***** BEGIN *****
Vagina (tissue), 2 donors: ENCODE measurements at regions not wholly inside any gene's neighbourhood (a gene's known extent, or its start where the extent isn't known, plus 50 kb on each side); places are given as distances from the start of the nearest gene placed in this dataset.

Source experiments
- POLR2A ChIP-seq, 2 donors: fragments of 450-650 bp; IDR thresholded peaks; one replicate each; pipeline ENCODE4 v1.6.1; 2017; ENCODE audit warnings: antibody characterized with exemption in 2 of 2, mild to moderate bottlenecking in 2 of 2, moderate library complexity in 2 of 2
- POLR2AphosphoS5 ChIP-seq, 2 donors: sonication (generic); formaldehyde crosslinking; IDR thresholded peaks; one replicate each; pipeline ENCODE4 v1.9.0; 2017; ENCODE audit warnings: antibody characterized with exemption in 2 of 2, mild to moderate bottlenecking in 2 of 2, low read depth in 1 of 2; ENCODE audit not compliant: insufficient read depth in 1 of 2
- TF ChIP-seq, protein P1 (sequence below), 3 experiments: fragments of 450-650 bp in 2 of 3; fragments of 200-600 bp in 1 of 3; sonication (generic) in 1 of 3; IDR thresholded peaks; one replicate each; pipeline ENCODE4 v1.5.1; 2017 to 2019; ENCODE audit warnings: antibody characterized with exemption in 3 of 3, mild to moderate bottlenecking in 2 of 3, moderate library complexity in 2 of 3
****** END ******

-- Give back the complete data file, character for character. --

Vagina (tissue), 2 donors: ENCODE measurements at regions not wholly inside any gene's neighbourhood (a gene's known extent, or its start where the extent isn't known, plus 50 kb on each side); places are given as distances from the start of the nearest gene placed in this dataset.

Source experiments
- POLR2A ChIP-seq, 2 donors: fragments of 450-650 bp; IDR thresholded peaks; one replicate each; pipeline ENCODE4 v1.6.1; 2017; ENCODE audit warnings: antibody characterized with exemption in 2 of 2, mild to moderate bottlenecking in 2 of 2, moderate library complexity in 2 of 2
- POLR2AphosphoS5 ChIP-seq, 2 donors: sonication (generic); formaldehyde crosslinking; IDR thresholded peaks; one replicate each; pipeline ENCODE4 v1.9.0; 2017; ENCODE audit warnings: antibody characterized with exemption in 2 of 2, mild to moderate bottlenecking in 2 of 2, low read depth in 1 of 2; ENCODE audit not compliant: insufficient read depth in 1 of 2
- TF ChIP-seq, protein P1 (sequence below), 3 experiments: fragments of 450-650 bp in 2 of 3; fragments of 200-600 bp in 1 of 3; sonication (generic) in 1 of 3; IDR thresholded peaks; one replicate each; pipeline ENCODE4 v1.5.1; 2017 to 2019; ENCODE audit warnings: antibody characterized with exemption in 3 of 3, mild to moderate bottlenecking in 2 of 3, moderate library complexity in 2 of 3